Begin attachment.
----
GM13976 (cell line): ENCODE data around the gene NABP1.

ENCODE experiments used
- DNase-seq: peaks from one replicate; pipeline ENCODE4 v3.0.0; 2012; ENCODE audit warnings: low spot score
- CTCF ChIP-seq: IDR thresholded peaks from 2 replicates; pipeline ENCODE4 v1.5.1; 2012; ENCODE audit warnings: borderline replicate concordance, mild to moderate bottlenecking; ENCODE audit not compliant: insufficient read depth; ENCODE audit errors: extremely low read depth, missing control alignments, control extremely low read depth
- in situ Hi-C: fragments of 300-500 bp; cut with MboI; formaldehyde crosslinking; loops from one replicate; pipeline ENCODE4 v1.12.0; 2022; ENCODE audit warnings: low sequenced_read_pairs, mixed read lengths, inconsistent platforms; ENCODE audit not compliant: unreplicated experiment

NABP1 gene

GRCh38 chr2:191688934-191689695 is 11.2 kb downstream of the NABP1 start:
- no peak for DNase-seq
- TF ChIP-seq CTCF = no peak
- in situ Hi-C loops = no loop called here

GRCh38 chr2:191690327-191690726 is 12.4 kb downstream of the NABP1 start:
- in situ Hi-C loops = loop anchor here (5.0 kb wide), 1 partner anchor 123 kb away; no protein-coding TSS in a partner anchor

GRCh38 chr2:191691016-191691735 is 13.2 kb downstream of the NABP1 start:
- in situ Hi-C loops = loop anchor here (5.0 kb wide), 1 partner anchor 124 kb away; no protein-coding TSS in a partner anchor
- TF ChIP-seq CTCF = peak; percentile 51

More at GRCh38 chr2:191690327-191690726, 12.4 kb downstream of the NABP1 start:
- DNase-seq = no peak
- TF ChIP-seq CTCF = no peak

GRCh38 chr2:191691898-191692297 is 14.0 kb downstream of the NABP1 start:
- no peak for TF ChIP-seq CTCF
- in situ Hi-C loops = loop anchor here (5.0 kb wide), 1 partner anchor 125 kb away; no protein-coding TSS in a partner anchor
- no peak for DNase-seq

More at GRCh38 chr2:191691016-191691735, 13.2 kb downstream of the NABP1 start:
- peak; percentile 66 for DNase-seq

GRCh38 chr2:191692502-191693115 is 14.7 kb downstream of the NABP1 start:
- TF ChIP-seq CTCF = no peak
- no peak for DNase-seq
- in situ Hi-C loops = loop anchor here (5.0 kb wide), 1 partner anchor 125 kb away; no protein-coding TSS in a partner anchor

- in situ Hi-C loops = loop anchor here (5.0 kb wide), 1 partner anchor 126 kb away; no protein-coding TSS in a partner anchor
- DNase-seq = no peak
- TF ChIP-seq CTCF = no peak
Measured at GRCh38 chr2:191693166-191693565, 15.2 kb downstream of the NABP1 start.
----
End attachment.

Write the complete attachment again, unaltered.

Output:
GM13976 (cell line): ENCODE data around the gene NABP1.

ENCODE experiments used
- DNase-seq: peaks from one replicate; pipeline ENCODE4 v3.0.0; 2012; ENCODE audit warnings: low spot score
- CTCF ChIP-seq: IDR thresholded peaks from 2 replicates; pipeline ENCODE4 v1.5.1; 2012; ENCODE audit warnings: borderline replicate concordance, mild to moderate bottlenecking; ENCODE audit not compliant: insufficient read depth; ENCODE audit errors: extremely low read depth, missing control alignments, control extremely low read depth
- in situ Hi-C: fragments of 300-500 bp; cut with MboI; formaldehyde crosslinking; loops from one replicate; pipeline ENCODE4 v1.12.0; 2022; ENCODE audit warnings: low sequenced_read_pairs, mixed read lengths, inconsistent platforms; ENCODE audit not compliant: unreplicated experiment

NABP1 gene

GRCh38 chr2:191688934-191689695 is 11.2 kb downstream of the NABP1 start:
- no peak for DNase-seq
- TF ChIP-seq CTCF = no peak
- in situ Hi-C loops = no loop called here

GRCh38 chr2:191690327-191690726 is 12.4 kb downstream of the NABP1 start:
- in situ Hi-C loops = loop anchor here (5.0 kb wide), 1 partner anchor 123 kb away; no protein-coding TSS in a partner anchor

GRCh38 chr2:191691016-191691735 is 13.2 kb downstream of the NABP1 start:
- in situ Hi-C loops = loop anchor here (5.0 kb wide), 1 partner anchor 124 kb away; no protein-coding TSS in a partner anchor
- TF ChIP-seq CTCF = peak; percentile 51

More at GRCh38 chr2:191690327-191690726, 12.4 kb downstream of the NABP1 start:
- DNase-seq = no peak
- TF ChIP-seq CTCF = no peak

GRCh38 chr2:191691898-191692297 is 14.0 kb downstream of the NABP1 start:
- no peak for TF ChIP-seq CTCF
- in situ Hi-C loops = loop anchor here (5.0 kb wide), 1 partner anchor 125 kb away; no protein-coding TSS in a partner anchor
- no peak for DNase-seq

More at GRCh38 chr2:191691016-191691735, 13.2 kb downstream of the NABP1 start:
- peak; percentile 66 for DNase-seq

GRCh38 chr2:191692502-191693115 is 14.7 kb downstream of the NABP1 start:
- TF ChIP-seq CTCF = no peak
- no peak for DNase-seq
- in situ Hi-C loops = loop anchor here (5.0 kb wide), 1 partner anchor 125 kb away; no protein-coding TSS in a partner anchor

- in situ Hi-C loops = loop anchor here (5.0 kb wide), 1 partner anchor 126 kb away; no protein-coding TSS in a partner anchor
- DNase-seq = no peak
- TF ChIP-seq CTCF = no peak
Measured at GRCh38 chr2:191693166-191693565, 15.2 kb downstream of the NABP1 start.